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12 January 2011

First and Advanced: A Movie Review


Also published on our Facebook page, here's our review of The King's Speech. Written roughly to CAE length and more or less to exam principles for FCE and CAE candidates to take advantage of.

A Royal Announcement: This is a must-see movie.

 More people are frightened of speaking in public than dying. That’s the statistic I heard on the radio last week. How would you feel if, that was you, but you lived with a stammer. But you had to speak not only in public, but to a whole nation, who were relying on you to do it? That’s the dramatic finale of The King’s Speech after an unwilling Prince Albert of England has had no choice but to become King George VI after his elder brother abdicates to marry.

Although the film is about overcoming fear and, to an extent, disability, it works on many other levels too. It’s about the formation of friendship between two very different men (the King and his speech therapist) despite - but in some ways because of – their different social status. It explores this difference too – how what we perceive as status and privilige leaves the future King lonely and isolated and needing a friend he can’t ask for, while the screenplay cleverly uses the two mens’ children and wives to demonstrate their underlying similarities.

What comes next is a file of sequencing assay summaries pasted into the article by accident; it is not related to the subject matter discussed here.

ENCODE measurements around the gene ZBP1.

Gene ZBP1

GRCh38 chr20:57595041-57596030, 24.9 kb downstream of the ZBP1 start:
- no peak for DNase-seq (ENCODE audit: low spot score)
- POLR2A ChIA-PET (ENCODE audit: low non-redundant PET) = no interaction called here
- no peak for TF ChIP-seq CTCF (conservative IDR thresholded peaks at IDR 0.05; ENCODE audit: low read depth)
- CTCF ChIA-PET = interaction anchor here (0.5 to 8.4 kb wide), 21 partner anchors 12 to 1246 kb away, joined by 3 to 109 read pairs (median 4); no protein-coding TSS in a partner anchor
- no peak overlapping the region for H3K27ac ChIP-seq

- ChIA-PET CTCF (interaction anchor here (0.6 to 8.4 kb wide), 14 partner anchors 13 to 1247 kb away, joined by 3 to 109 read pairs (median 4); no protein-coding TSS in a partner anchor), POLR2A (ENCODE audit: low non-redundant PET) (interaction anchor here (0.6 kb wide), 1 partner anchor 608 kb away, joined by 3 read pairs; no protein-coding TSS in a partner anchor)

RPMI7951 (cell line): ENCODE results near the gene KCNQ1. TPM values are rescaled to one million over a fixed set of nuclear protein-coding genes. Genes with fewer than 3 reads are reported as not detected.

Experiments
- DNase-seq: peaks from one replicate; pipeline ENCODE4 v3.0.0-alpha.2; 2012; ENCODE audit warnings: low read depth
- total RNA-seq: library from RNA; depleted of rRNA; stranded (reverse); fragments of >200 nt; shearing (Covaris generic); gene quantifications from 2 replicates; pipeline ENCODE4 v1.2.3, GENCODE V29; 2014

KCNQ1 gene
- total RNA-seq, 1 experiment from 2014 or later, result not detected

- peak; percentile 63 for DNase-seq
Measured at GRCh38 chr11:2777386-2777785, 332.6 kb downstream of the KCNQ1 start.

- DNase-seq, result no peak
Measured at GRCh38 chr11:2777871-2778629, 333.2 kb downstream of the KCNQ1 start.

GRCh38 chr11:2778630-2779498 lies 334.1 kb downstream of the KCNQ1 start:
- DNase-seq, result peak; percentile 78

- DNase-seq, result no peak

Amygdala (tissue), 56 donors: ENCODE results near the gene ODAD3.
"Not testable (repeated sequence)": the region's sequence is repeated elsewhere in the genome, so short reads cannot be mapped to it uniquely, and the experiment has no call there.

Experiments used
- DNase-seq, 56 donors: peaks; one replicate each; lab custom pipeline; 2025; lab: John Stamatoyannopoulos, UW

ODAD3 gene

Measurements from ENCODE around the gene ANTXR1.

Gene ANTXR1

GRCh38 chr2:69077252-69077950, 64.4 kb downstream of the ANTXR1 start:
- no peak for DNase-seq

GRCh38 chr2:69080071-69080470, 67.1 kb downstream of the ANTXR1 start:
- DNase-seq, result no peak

Carrying this complex range of themes are the lead actors. Colin Firth gives a fantastic – and often very funny – performance, commanding total attention. Geoffrey Rush, as his therapist, seems to have a lesser role, but his performance is just as carefully judged as he is there as contrast. His character is mostly quietly self-assured, compared to Firth’s edgy, nervous, high-tension characterization.

The film comes to an emotional and dramatic conclusion as the King is called on to make the most important speech of his life as World War 2 breaks out, and his therapist is there to lead him through it like a conductor with an orchestra.
Complete with an excellent supporting cast, subtle special effects recreating wartime London and a musical score that enhances scenes with just the right tone, you really should see this film.


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2 comments:

  1. I'm afraid, there were a lot of mistakes in this review...

    ReplyDelete
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